Professor Wei Fan of the Chemical Engineering (ChE) Department is part of a team of researchers from UMass Amherst, the University of Delaware (UD), and the University of Minnesota that has invented a process to make butadiene, a key ingredient in synthetic rubber and plastics, from renewable sources such as trees, grasses, and corn. Fan’s ChE graduate student Hong Je Cho is also part of the team. The findings are online and will be published in the American Chemical Society’s ACS Sustainable Chemistry and Engineering.
Jeffrey Davis, Professor of Chemical Engineering, recently received two prominent campus awards: the UMass Distinguished Teaching Award; and the Chancellor’s Leadership Fellow Award. The UMass Distinguished Teaching Award is the highest honor on campus for classroom excellence, and only four awards are made across campus each year. The Chancellor’s Leadership Fellow program is designed to prepare future campus leaders.
On May 7, College of Engineering alumnus Krikor Ermonian ’52 passed away after leading a life rich in engineering accomplishments and generous philanthropy to the causes he believed in, including his alma mater. He was a career civil engineer with the Army Corps of Engineers, retiring after nearly 30 years of designing critical flood control structures throughout New England. See obituary
Professor Qiangfei Xia of the Electrical and Computer Engineering (ECE) Department at the University of Massachusetts Amherst leads a multi-institutional group of researchers who have invented a new kind of memristor entirely based on silicon materials, which could act as a promising building block for the next generation of memory and neuromorphic computing systems. “The current work opens up opportunities for low-cost mass production of 3D memristor arrays on large silicon and flexible substrates without increasing circuit complexity,” as the research team summarizes its research.
Rune Percy and Alexander Smith, a student team from the Mechanical and Industrial Engineering Department at UMass Amherst, took second place in the recent elevator-pitch competition at the Awards Ceremony & Banquet for the Harold Grinspoon Charitable Foundation’s Entrepreneurship Initiative. Percy and Smith received a second-place prize of $750, based on their business-concept pitch for ARBioDesign, which aims to save tens of thousands of patients every year by personalizing dialysis treatment using rapid and inexpensive microfluidic blood-diagnostic tests.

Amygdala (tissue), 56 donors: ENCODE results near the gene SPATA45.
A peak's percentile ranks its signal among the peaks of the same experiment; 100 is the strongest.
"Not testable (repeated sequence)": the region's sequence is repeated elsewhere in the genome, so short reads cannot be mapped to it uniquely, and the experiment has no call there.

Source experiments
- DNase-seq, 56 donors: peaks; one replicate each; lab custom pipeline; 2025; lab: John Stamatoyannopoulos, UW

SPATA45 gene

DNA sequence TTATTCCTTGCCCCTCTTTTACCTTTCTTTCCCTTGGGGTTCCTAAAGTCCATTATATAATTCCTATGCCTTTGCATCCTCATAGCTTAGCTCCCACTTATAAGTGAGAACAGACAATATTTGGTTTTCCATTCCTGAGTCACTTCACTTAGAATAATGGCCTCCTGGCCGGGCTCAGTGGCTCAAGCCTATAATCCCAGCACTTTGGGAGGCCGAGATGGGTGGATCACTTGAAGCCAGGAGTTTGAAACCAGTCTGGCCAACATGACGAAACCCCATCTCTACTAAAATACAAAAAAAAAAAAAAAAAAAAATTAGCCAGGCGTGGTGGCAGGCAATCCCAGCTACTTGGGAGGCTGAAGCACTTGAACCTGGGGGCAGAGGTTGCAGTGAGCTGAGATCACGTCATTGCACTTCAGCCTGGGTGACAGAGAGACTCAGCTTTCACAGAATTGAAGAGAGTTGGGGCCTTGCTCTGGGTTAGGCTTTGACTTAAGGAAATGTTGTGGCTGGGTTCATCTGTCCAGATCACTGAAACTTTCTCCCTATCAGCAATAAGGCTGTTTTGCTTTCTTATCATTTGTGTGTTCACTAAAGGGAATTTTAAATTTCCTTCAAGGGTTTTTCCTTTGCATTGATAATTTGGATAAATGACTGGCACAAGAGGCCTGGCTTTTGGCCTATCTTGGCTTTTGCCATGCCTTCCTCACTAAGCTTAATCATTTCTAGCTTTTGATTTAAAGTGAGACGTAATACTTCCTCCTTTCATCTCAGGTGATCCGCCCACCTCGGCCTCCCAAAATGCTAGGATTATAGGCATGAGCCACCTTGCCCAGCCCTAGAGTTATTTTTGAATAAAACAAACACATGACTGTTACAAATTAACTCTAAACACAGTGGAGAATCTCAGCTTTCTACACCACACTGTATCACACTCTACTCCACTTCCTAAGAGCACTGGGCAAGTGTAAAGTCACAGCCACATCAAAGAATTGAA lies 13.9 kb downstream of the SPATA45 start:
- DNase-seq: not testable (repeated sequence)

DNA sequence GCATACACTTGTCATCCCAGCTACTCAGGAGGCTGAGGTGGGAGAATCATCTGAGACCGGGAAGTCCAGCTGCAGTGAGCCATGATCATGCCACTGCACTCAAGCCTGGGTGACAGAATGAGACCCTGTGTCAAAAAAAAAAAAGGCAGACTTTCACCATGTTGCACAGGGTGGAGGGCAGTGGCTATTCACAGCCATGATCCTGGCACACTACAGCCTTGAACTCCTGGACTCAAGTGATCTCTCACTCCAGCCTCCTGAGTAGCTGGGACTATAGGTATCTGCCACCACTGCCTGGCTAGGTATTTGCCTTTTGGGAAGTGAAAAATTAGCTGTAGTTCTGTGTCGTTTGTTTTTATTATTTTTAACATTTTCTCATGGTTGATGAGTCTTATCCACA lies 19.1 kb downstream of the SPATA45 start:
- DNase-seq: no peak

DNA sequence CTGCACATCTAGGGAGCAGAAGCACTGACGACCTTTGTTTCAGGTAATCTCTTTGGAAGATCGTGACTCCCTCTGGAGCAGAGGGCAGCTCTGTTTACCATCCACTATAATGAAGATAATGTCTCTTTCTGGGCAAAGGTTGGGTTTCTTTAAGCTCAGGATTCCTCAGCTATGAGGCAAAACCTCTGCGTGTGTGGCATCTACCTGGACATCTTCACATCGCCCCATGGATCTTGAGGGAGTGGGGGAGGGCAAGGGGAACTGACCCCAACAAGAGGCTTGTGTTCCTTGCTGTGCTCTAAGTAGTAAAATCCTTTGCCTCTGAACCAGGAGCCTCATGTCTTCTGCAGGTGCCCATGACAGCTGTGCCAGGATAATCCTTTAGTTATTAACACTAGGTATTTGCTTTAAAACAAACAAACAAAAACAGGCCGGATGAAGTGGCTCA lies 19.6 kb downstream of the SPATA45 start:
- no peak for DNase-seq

Tami Paluca, the academic advisor for undergraduate studies and the director of alumni affairs in the Chemical Engineering (ChE) Department, is the 2017 winner of the Dean’s Service Award in the College of Engineering. “Tami is dedicated to undergraduate advising and oversees many vital aspects of the student experience for ChE,” said Dean Tim Anderson. “Highly regarded by students and faculty, she is known for her excellent advice, tireless work, and deep concern for the well-being of our undergraduates. Tami has proven indispensable as we navigate our way through the significant enrollment increase in the department.”
Professors John E. Tobiason and David A. Reckhow of the UMass Civil and Environmental Engineering Department were the co-principal investigators/directors of the UMass Amherst implementation for the MassDEP-funded “Massachusetts Assistance Program for Lead in School Drinking Water” (see report), which was covered extensively on May 3 through May 5 by three long feature articles in the Daily Hampshire Gazette. See Gazette, 5/3/17, Gazette, 5/4/17, and Gazette 5/5/17. Tobiason also did a presentation on the report’s findings at the Annual Water Quality Symposium of the New England Water Works Association on May 10.
Assistant Professor Juan Jiménez of the Mechanical and Industrial Engineering (MIE) Department is a co-principal investigator with Dr. Kristian Valen-Sendstad from the Simula Research Laboratory of Oslo, Norway, on a $937,848 grant from the Research Council of Norway to study a critical question: “Are Computer Simulations Misleading Us About the Pathobiology of Cerebrovascular Diseases?”
Ian Grosse, a researcher for the NSF Center for eDesign and a professor in the Mechanical and Industrial Engineering Department, is a member on one of the two research teams that recently received awards from UMass Amherst’s Armstrong Fund for Science. The team of Duncan Irschick of the Biology Department, Grosse, and Brian Umberger of the Kinesiology Department is involved in a project called “Creation of a 3D motion freezer to understand human and animal locomotion.” The Armstrong Fund will grant $30,000 to the project over the next two years to encourage transformative research on campus that introduces new ways of thinking about pressing scientific or technical challenges.
Professor John Klier, the head of the Chemical Engineering (ChE) Department, and ChE Associate Professor Shelly Peyton were awarded a $25,000 grant from the University of Massachusetts system’s Tech Development Fund, which helps bring cutting-edge UMass research to market. Klier and Peyton were funded for their project to study “Novel associative hydrogels,” aimed at developing new microgel additives for dramatically enhancing coating performance and appearance and enabling new types of water-based coating systems.